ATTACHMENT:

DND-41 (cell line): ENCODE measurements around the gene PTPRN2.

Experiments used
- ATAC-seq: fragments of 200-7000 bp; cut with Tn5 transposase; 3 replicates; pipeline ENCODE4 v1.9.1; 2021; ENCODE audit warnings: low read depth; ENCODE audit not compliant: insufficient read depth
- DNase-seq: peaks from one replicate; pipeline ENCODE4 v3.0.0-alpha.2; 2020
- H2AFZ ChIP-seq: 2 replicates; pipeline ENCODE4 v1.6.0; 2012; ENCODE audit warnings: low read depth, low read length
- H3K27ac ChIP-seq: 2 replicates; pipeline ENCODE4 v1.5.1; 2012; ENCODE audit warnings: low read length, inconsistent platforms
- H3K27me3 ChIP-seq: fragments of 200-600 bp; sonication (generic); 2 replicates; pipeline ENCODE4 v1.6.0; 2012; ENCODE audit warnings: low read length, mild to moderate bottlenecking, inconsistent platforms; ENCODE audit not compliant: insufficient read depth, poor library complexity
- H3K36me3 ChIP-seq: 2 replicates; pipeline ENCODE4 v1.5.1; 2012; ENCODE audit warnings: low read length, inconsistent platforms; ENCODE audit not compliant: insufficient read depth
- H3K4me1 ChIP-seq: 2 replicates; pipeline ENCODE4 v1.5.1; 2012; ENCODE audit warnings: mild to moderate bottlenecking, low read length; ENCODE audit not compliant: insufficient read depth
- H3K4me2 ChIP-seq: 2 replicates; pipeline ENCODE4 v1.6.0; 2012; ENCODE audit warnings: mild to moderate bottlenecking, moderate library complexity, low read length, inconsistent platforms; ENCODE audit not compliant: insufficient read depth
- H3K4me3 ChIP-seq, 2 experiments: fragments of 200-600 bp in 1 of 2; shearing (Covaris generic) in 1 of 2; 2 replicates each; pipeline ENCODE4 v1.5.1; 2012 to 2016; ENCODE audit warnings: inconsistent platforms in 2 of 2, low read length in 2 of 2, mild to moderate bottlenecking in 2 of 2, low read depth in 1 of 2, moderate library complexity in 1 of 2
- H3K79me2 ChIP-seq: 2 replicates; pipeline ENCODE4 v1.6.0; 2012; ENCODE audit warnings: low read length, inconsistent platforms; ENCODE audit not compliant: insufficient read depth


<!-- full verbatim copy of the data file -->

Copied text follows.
DND-41 (cell line): ENCODE measurements around the gene PTPRN2.

Experiments used
- ATAC-seq: fragments of 200-7000 bp; cut with Tn5 transposase; 3 replicates; pipeline ENCODE4 v1.9.1; 2021; ENCODE audit warnings: low read depth; ENCODE audit not compliant: insufficient read depth
- DNase-seq: peaks from one replicate; pipeline ENCODE4 v3.0.0-alpha.2; 2020
- H2AFZ ChIP-seq: 2 replicates; pipeline ENCODE4 v1.6.0; 2012; ENCODE audit warnings: low read depth, low read length
- H3K27ac ChIP-seq: 2 replicates; pipeline ENCODE4 v1.5.1; 2012; ENCODE audit warnings: low read length, inconsistent platforms
- H3K27me3 ChIP-seq: fragments of 200-600 bp; sonication (generic); 2 replicates; pipeline ENCODE4 v1.6.0; 2012; ENCODE audit warnings: low read length, mild to moderate bottlenecking, inconsistent platforms; ENCODE audit not compliant: insufficient read depth, poor library complexity
- H3K36me3 ChIP-seq: 2 replicates; pipeline ENCODE4 v1.5.1; 2012; ENCODE audit warnings: low read length, inconsistent platforms; ENCODE audit not compliant: insufficient read depth
- H3K4me1 ChIP-seq: 2 replicates; pipeline ENCODE4 v1.5.1; 2012; ENCODE audit warnings: mild to moderate bottlenecking, low read length; ENCODE audit not compliant: insufficient read depth
- H3K4me2 ChIP-seq: 2 replicates; pipeline ENCODE4 v1.6.0; 2012; ENCODE audit warnings: mild to moderate bottlenecking, moderate library complexity, low read length, inconsistent platforms; ENCODE audit not compliant: insufficient read depth
- H3K4me3 ChIP-seq, 2 experiments: fragments of 200-600 bp in 1 of 2; shearing (Covaris generic) in 1 of 2; 2 replicates each; pipeline ENCODE4 v1.5.1; 2012 to 2016; ENCODE audit warnings: inconsistent platforms in 2 of 2, low read length in 2 of 2, mild to moderate bottlenecking in 2 of 2, low read depth in 1 of 2, moderate library complexity in 1 of 2
- H3K79me2 ChIP-seq: 2 replicates; pipeline ENCODE4 v1.6.0; 2012; ENCODE audit warnings: low read length, inconsistent platforms; ENCODE audit not compliant: insufficient read depth